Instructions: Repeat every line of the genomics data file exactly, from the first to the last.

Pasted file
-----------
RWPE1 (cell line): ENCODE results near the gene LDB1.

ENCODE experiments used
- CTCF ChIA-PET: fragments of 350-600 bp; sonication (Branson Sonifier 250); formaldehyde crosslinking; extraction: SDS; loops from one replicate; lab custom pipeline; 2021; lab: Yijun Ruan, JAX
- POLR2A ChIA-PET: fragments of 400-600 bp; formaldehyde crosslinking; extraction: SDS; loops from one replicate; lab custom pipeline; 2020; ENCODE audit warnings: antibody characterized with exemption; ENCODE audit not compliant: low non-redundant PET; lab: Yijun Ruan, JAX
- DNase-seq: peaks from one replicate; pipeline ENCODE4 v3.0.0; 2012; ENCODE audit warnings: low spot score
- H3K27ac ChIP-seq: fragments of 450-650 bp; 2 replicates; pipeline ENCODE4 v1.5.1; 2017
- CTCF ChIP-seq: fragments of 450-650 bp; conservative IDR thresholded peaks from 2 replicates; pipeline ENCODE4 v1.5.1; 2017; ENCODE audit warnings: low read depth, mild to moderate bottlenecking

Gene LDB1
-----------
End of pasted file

RWPE1 (cell line): ENCODE results near the gene LDB1.

ENCODE experiments used
- CTCF ChIA-PET: fragments of 350-600 bp; sonication (Branson Sonifier 250); formaldehyde crosslinking; extraction: SDS; loops from one replicate; lab custom pipeline; 2021; lab: Yijun Ruan, JAX
- POLR2A ChIA-PET: fragments of 400-600 bp; formaldehyde crosslinking; extraction: SDS; loops from one replicate; lab custom pipeline; 2020; ENCODE audit warnings: antibody characterized with exemption; ENCODE audit not compliant: low non-redundant PET; lab: Yijun Ruan, JAX
- DNase-seq: peaks from one replicate; pipeline ENCODE4 v3.0.0; 2012; ENCODE audit warnings: low spot score
- H3K27ac ChIP-seq: fragments of 450-650 bp; 2 replicates; pipeline ENCODE4 v1.5.1; 2017
- CTCF ChIP-seq: fragments of 450-650 bp; conservative IDR thresholded peaks from 2 replicates; pipeline ENCODE4 v1.5.1; 2017; ENCODE audit warnings: low read depth, mild to moderate bottlenecking

Gene LDB1